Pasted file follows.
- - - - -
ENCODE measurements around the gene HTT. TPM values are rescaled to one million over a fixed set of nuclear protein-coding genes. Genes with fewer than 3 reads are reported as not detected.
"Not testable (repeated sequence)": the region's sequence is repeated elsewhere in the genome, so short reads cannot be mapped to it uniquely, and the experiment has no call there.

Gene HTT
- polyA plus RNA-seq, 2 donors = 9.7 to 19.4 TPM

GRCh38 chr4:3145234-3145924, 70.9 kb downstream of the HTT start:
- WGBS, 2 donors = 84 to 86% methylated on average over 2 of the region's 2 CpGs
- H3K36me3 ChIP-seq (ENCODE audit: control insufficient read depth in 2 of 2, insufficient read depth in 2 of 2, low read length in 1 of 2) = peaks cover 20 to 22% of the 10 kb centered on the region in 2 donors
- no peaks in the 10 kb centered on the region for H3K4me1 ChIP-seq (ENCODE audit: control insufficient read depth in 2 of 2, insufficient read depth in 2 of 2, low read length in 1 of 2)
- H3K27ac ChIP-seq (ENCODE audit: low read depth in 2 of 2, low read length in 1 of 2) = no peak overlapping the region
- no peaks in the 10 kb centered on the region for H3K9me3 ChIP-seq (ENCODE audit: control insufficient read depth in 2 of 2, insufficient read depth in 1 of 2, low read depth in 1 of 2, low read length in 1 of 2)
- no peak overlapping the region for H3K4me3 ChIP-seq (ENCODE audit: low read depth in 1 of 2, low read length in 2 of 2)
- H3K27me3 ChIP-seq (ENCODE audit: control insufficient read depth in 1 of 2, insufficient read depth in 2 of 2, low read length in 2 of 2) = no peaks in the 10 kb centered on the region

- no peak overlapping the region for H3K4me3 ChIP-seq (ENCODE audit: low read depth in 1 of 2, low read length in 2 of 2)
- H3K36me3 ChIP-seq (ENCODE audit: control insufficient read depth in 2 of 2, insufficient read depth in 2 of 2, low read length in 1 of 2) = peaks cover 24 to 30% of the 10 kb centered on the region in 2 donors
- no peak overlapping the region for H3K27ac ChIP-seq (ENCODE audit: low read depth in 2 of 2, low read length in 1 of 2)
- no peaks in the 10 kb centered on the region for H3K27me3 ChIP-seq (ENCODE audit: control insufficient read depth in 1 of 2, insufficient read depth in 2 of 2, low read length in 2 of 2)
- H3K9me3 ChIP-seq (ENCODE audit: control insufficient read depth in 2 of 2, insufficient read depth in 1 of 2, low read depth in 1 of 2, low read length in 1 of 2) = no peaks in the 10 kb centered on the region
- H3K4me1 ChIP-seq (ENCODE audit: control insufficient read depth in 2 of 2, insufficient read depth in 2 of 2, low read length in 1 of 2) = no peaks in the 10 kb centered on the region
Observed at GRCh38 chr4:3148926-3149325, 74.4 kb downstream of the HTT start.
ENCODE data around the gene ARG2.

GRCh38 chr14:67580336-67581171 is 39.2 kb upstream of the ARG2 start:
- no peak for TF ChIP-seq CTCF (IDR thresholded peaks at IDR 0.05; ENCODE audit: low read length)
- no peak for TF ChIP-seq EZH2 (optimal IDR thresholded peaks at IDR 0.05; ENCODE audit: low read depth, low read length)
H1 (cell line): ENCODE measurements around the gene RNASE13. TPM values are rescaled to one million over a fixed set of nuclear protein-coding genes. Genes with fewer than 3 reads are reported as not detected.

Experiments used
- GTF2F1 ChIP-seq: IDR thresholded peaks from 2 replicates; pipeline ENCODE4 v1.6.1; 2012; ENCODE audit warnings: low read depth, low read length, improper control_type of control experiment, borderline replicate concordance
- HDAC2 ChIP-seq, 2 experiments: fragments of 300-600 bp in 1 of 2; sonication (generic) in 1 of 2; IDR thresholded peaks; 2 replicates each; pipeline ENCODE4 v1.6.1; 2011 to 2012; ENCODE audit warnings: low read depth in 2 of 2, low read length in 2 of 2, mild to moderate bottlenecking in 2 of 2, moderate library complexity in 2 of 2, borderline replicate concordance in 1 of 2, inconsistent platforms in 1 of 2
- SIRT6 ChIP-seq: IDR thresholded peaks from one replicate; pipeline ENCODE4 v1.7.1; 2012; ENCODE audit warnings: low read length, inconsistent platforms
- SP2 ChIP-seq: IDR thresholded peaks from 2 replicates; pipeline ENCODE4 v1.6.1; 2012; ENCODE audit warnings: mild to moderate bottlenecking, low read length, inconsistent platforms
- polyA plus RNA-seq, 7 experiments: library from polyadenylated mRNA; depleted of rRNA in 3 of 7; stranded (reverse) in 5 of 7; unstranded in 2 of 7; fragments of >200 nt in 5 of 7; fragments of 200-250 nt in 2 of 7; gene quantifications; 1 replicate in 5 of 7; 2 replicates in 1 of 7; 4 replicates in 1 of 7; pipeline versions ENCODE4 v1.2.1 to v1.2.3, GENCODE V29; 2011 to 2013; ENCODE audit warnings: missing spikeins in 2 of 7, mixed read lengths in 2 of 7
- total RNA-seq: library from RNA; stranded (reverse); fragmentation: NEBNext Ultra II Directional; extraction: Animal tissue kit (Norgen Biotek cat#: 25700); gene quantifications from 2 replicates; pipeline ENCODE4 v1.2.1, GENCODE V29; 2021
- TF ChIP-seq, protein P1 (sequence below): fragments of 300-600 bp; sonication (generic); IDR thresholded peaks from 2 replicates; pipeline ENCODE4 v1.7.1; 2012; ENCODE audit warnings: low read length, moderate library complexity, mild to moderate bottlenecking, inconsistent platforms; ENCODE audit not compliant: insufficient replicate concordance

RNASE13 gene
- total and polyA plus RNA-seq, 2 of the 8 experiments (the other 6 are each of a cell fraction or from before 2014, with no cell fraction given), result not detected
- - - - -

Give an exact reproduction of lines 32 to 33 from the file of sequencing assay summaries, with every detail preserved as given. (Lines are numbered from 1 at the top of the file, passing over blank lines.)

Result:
- TF ChIP-seq, protein P1 (sequence below): fragments of 300-600 bp; sonication (generic); IDR thresholded peaks from 2 replicates; pipeline ENCODE4 v1.7.1; 2012; ENCODE audit warnings: low read length, moderate library complexity, mild to moderate bottlenecking, inconsistent platforms; ENCODE audit not compliant: insufficient replicate concordance

RNASE13 gene